31 May 2006

Poison ivy is sexy

Research linking climate change with poison ivy isn't the only newsworthy story to be found in the latest issue of the Proceedings of the National Academy of Sciences, but it's easy to understand why it's the only one to attract heaps of media attention this past week.

What editor could resist running a story that says global warming will make poison ivy grow faster and nastier? Everybody understands the evils of poison ivy. I've got a bad case of Toxicodendron dermatitis, as it's technically known, right now. Probably picked it from the dog. It's such an easy sell that you could be excused for dismissing the whole thing as just a cynical attempt to attract attention. Kind of like the way environmentalists exploit the plight of polar bears, pandas, and other charismatic megafauna to galvanize support for their latest campaigns. (Not that that's necessarily a bad thing, although it is dishonest to imply that big cute animals are more worthy of saving than worms and other attractive, but ecologically important species.)

Anyway, the good news the poison ivy story is worth your time. I asked the study's lead author, Jacqueline Mohan of Harvard University and the Marine Biological Laboratory in Woods Hole, why she chose poison ivy, and not another plant. Kudzu, perhaps? She replied that poison ivy (Toxicodendron radicans) is "a fascinating species ecologically, chemically, and, unfortunately for us, medically."

Most of the media coverage dealt exclusively with the medical implications: more of us are going to run into the stuff, because it grows better in atmospheres with higher carbon dioxide levels, Fair enough. But I did find one story, a HealthDay News item in Forbes.com of all places, that managed to get at the larger significance of the research.
This is kind of sad news, not only for humans but for forests," Mohan said. "Increased vine abundance inhibits tree regeneration by killing young trees," she added.

One ecological expert thinks the findings are the first to link increased growth and toxicity with rising levels of C02.

"This is a very interesting paper," said Kevin L. Griffin, an associate professor at the Lamont-Doherty Earth Observatory of Columbia University. "The increase in the growth rate with elevated CO2 is very large. Similar rates have been reported for potted plants in short-term experiments, but for these to be maintained in the field with natural environmental variation is really quite surprising."

I say Mohan and her colleagues are making an important contribution to our understanding of the just how unpredictable the ecological effects of a warming planet are going to be. They are not alone. The current edition of SEED magazine includes a frightening feature on researchers in Costa Rica who are finding the opposite effect of more CO2. Down there it could actually slow the growth of trees in the rainforest, and eventually cause them to emit more CO2 as they decay.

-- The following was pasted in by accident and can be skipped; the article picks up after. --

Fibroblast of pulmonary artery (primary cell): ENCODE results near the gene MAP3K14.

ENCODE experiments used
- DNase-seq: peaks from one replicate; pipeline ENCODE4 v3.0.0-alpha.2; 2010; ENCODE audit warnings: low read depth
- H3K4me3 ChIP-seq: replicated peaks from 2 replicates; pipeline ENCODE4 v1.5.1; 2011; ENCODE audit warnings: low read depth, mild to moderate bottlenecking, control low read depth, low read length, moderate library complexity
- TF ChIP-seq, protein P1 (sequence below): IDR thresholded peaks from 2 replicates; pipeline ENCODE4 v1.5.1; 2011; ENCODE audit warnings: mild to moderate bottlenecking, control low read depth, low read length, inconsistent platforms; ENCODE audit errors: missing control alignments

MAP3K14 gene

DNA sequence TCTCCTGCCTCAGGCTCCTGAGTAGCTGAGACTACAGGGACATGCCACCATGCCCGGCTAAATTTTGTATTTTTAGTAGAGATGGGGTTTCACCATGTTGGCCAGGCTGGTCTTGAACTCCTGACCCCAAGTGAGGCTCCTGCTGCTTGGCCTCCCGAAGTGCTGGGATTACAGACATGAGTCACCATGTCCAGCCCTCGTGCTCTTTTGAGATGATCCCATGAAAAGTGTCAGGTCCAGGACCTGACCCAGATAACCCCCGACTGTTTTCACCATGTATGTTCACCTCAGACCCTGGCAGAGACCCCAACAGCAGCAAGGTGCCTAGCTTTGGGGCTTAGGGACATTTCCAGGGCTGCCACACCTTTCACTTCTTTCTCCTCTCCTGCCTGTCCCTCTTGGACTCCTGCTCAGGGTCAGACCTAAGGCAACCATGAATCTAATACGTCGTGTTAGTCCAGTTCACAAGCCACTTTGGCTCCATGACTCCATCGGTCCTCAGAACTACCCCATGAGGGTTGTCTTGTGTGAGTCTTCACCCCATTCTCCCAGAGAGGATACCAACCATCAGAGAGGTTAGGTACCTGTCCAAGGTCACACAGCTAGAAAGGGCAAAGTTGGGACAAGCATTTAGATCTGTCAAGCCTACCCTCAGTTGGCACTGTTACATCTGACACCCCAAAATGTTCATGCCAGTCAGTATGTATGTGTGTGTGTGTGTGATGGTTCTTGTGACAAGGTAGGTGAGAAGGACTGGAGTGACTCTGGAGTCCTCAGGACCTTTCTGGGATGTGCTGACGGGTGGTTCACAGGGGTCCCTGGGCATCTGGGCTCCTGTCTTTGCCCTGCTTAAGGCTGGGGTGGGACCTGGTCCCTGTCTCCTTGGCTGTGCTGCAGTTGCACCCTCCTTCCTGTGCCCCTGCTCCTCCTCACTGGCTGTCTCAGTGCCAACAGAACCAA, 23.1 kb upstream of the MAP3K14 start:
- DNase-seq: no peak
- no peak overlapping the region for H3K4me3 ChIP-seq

This sort of positive feedback in the carbon cycle is exactly what we don't want to happen. CO2 is now 380 parts per million -- 35 percent higher than it was 150 years ago -- and it will almost certainly reach 500 ppm this century. Trying to figure out the impact of doubled CO2 is vital. The story so far is anything but clear, however.

We could see more of examples of positive feedback in addition to whatever happens to tropical rainforests. For one thing, melting permafrost could release vast quantities of methane, which is 20 times as effective at trapping heat as CO2. One of the overlooked PNAS papers just published concludes that oceanic coral reefs "may be more susceptible to climate change" than their continental counterparts -- a distinction that may surprise more than a few marine ecologists. On the other hand, there could be some negative feedback from cloud cover, and even a few good-news developments in the form of lengthened growing seasons here and there.

Anyway, it now looks like woody vines could invade new territory. Noting that other species in the Anacardiaceae family, including mango, cashew, and pistachio, also can be allergenic, Mohan's paper suggests it is "possible that these plants, too, may become more problematic in the future."

Great. Who thought more mangos could be bad thing?

The point is reliable big-picture, ecosystem-level predictions are a long way off. The poison ivy story just reminds us how little we know. And why what lies ahead could just as easily be worse than we expect as anything else. The last word comes the Health Day News story:
"The most worrisome message here is less about this particular plant and more about the whole forest," said Dr. David L. Katz, an associate professor of public health and director of the Prevention Research Center at Yale University School of Medicine. "We are upsetting a balance in ecosystems and that will have far-reaching effects, many of which we are first now beginning to guess," Katz said.

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